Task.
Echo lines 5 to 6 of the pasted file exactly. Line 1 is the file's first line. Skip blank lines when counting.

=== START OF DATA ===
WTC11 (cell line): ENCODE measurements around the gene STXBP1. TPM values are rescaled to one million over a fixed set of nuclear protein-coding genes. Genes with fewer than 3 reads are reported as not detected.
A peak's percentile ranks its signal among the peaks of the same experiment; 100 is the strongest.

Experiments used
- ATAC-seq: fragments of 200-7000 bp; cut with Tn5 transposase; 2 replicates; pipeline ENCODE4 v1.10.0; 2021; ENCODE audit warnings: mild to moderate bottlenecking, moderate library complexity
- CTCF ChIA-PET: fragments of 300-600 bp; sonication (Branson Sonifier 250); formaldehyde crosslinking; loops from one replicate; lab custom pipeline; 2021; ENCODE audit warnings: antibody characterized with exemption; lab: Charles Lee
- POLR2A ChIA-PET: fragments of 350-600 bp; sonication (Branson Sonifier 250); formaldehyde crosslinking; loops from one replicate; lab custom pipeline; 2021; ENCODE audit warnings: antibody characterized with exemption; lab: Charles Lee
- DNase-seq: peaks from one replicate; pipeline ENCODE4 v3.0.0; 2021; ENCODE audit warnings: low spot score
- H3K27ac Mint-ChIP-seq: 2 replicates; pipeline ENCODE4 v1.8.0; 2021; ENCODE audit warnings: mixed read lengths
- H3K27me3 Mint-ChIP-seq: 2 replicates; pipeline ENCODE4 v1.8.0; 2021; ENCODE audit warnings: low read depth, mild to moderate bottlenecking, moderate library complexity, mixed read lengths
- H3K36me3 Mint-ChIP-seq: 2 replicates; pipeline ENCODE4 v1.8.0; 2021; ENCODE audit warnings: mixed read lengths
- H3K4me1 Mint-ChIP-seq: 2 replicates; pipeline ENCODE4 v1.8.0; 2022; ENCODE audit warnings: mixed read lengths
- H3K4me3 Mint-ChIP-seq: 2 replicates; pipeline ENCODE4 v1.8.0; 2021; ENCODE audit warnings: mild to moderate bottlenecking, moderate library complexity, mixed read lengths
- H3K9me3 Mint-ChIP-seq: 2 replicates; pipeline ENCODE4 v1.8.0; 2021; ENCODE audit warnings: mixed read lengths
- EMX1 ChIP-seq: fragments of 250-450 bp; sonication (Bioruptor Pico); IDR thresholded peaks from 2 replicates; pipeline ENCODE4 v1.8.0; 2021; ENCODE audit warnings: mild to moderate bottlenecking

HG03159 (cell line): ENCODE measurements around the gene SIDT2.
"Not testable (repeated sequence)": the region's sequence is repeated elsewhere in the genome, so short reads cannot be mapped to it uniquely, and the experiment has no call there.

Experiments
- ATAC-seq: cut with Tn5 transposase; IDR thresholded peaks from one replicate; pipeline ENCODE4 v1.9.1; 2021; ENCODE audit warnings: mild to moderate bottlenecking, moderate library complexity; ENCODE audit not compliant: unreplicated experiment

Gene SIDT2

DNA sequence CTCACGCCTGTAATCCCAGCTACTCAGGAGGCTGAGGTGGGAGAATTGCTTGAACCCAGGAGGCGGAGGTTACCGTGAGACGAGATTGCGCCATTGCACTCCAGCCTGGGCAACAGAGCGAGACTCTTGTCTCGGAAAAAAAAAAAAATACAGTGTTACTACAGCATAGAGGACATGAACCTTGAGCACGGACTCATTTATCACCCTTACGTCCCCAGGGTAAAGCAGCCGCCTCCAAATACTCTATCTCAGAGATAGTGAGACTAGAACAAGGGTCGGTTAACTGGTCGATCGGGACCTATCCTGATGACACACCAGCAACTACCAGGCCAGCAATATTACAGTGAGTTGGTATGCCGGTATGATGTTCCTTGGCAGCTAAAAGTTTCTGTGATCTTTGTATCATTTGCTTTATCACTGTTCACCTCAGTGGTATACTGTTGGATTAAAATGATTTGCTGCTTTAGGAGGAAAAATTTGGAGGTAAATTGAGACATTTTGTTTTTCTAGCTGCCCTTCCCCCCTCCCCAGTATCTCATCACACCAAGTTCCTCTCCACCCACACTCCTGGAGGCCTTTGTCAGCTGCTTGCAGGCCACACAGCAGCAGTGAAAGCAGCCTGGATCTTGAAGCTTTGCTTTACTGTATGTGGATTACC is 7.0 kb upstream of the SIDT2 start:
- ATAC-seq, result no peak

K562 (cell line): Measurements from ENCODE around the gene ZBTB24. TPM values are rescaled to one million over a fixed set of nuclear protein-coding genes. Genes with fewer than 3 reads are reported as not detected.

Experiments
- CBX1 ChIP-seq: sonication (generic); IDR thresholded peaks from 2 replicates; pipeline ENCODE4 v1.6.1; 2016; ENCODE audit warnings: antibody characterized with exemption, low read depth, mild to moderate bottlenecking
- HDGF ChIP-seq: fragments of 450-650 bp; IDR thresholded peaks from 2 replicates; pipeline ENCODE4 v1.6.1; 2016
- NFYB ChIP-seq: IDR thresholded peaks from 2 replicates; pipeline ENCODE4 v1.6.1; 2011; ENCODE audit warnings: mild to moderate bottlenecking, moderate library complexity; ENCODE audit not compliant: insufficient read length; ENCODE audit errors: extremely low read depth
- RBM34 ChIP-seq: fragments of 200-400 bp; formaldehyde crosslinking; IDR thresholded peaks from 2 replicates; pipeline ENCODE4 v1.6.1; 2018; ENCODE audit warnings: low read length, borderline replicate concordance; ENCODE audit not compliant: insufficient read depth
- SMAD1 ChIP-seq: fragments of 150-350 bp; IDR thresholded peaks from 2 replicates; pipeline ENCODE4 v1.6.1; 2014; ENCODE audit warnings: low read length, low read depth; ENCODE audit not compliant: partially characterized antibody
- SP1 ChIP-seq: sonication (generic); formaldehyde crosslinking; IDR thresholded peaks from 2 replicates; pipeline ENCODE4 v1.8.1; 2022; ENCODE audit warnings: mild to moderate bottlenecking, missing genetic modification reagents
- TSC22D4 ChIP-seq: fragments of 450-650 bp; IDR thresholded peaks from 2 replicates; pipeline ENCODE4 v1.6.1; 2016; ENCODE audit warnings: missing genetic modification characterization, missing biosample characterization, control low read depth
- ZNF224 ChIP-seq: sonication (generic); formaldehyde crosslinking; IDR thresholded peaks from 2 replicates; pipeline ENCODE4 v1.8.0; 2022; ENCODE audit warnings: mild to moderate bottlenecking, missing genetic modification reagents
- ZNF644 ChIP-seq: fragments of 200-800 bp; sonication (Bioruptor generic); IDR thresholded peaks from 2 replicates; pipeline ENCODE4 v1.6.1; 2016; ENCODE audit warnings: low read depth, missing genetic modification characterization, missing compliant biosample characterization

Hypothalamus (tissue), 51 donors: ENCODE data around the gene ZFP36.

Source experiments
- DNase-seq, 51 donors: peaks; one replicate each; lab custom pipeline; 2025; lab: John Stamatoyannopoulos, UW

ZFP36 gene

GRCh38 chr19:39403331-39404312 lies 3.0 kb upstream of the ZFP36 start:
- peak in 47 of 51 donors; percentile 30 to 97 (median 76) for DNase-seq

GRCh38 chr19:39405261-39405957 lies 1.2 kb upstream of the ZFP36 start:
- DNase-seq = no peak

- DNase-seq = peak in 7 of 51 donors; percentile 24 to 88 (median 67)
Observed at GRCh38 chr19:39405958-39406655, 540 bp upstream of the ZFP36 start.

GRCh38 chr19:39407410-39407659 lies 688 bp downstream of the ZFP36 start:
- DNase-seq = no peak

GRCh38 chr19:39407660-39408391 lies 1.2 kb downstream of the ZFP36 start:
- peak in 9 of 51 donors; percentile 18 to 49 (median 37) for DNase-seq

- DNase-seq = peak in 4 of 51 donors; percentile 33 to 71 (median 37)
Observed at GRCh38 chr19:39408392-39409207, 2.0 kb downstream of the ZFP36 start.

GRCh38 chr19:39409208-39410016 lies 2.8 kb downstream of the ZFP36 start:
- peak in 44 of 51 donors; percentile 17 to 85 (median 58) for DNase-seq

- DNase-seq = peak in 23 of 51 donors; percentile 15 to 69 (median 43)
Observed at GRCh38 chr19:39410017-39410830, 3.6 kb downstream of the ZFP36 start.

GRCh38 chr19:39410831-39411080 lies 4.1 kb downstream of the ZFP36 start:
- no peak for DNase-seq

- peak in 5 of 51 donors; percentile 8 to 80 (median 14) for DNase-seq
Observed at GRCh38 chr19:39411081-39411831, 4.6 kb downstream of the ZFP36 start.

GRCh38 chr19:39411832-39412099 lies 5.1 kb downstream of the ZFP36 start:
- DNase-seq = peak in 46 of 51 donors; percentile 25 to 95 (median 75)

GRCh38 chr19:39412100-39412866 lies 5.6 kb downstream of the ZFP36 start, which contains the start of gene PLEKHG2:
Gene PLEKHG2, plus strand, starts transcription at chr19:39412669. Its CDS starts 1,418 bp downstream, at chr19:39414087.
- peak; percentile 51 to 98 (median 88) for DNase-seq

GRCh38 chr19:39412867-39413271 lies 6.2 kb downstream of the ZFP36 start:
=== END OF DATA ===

- CTCF ChIA-PET: fragments of 300-600 bp; sonication (Branson Sonifier 250); formaldehyde crosslinking; loops from one replicate; lab custom pipeline; 2021; ENCODE audit warnings: antibody characterized with exemption; lab: Charles Lee
- POLR2A ChIA-PET: fragments of 350-600 bp; sonication (Branson Sonifier 250); formaldehyde crosslinking; loops from one replicate; lab custom pipeline; 2021; ENCODE audit warnings: antibody characterized with exemption; lab: Charles Lee